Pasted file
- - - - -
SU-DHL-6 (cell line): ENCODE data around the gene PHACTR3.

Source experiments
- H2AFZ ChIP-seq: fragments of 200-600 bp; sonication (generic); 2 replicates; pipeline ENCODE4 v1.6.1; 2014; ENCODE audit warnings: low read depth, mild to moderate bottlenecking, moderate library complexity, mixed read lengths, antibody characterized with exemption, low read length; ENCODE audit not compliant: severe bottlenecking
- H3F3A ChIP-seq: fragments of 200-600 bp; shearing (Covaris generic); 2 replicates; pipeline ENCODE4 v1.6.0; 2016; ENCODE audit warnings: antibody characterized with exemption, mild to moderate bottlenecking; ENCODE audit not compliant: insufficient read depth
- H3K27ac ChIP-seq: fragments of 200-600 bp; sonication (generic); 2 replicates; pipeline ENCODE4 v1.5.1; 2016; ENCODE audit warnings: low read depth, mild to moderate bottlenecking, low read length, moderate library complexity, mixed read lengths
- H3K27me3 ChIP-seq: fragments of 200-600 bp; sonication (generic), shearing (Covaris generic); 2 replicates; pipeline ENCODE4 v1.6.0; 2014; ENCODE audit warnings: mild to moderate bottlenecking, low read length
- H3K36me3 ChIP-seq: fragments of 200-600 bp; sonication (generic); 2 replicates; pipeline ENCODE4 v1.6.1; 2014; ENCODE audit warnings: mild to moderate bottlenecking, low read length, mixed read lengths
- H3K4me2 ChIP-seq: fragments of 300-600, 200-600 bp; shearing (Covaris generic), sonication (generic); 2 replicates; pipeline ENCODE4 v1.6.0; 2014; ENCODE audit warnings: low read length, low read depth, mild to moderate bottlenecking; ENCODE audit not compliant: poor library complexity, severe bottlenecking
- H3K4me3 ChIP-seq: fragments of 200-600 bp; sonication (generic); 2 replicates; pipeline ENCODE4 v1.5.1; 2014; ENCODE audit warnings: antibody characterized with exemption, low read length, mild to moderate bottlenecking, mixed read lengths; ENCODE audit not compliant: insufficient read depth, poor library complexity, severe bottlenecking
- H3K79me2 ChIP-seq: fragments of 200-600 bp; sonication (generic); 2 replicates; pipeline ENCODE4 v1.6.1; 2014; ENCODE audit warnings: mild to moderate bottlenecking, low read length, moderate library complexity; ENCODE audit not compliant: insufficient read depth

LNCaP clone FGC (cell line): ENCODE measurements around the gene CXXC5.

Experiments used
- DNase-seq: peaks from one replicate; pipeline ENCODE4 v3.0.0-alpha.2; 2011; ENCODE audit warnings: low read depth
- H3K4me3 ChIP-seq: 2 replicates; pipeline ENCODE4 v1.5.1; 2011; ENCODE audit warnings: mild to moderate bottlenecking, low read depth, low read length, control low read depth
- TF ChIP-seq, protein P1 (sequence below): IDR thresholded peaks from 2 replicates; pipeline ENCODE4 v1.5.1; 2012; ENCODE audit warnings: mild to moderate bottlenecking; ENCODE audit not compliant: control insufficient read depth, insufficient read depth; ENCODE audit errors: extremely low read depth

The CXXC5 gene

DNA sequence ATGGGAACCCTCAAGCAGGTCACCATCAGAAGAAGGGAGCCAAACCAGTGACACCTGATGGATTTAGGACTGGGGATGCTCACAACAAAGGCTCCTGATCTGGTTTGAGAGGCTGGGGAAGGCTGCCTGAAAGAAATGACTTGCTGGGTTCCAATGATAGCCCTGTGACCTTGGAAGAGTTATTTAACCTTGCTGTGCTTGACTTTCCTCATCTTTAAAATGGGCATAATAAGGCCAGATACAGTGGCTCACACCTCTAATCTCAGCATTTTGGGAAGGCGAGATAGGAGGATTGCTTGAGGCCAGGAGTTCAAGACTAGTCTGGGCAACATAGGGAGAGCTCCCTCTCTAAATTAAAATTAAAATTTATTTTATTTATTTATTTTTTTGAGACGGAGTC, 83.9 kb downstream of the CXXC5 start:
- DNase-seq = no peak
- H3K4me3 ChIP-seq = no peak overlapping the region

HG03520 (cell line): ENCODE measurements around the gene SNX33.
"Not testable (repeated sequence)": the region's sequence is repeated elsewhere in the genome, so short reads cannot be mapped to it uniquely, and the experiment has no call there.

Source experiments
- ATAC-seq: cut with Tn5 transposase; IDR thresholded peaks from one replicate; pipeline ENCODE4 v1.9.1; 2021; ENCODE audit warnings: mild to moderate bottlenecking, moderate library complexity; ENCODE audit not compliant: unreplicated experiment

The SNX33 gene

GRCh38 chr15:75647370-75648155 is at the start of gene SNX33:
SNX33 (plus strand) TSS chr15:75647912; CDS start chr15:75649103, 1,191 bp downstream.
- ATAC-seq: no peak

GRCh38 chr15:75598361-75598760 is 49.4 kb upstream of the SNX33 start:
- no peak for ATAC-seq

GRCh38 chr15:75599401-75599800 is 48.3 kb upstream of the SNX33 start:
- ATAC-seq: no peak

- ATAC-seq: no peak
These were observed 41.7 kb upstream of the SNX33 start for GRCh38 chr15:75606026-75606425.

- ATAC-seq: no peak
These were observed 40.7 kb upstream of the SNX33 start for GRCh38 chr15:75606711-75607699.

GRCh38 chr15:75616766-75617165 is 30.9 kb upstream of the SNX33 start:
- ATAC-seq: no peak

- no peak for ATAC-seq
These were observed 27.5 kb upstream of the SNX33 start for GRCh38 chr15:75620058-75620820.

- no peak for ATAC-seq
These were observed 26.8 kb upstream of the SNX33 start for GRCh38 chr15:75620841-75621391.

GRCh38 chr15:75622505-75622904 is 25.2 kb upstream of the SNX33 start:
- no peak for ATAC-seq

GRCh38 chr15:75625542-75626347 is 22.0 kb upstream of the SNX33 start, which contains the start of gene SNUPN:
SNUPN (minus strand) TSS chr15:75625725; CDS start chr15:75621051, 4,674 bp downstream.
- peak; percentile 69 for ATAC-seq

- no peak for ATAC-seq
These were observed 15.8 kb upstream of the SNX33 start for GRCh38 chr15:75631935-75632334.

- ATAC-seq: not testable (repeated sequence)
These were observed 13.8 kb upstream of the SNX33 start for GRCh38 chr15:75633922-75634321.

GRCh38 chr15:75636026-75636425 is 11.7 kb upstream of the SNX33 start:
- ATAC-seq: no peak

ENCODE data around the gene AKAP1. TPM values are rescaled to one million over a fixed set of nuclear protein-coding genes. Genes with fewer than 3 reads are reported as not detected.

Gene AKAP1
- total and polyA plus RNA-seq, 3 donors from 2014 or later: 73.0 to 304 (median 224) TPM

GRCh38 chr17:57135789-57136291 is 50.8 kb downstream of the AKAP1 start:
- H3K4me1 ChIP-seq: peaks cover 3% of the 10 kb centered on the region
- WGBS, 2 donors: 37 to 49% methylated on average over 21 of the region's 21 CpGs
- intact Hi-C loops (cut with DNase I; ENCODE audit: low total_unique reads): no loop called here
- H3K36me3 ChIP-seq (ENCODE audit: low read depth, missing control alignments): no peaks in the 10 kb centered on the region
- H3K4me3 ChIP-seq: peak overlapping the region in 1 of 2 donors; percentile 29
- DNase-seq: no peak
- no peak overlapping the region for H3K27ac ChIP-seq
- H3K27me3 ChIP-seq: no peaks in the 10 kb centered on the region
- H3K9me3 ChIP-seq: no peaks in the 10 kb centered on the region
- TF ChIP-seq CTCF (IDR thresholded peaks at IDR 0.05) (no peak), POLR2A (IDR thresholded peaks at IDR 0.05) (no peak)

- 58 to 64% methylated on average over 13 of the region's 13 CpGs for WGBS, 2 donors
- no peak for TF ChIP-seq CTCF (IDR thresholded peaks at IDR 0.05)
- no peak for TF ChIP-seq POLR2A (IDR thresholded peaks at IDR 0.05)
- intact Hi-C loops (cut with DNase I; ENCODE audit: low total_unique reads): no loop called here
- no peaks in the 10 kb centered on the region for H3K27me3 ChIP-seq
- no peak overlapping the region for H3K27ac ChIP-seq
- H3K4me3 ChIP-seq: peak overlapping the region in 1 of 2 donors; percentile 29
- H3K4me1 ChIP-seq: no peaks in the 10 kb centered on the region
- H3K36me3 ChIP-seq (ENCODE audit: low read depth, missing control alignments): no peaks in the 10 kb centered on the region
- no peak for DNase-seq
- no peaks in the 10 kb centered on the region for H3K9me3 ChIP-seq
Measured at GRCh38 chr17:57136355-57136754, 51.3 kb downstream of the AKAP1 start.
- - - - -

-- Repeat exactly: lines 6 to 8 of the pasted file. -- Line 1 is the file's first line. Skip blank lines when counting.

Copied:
- H3K27me3 ChIP-seq: fragments of 200-600 bp; sonication (generic), shearing (Covaris generic); 2 replicates; pipeline ENCODE4 v1.6.0; 2014; ENCODE audit warnings: mild to moderate bottlenecking, low read length
- H3K36me3 ChIP-seq: fragments of 200-600 bp; sonication (generic); 2 replicates; pipeline ENCODE4 v1.6.1; 2014; ENCODE audit warnings: mild to moderate bottlenecking, low read length, mixed read lengths
- H3K4me2 ChIP-seq: fragments of 300-600, 200-600 bp; shearing (Covaris generic), sonication (generic); 2 replicates; pipeline ENCODE4 v1.6.0; 2014; ENCODE audit warnings: low read length, low read depth, mild to moderate bottlenecking; ENCODE audit not compliant: poor library complexity, severe bottlenecking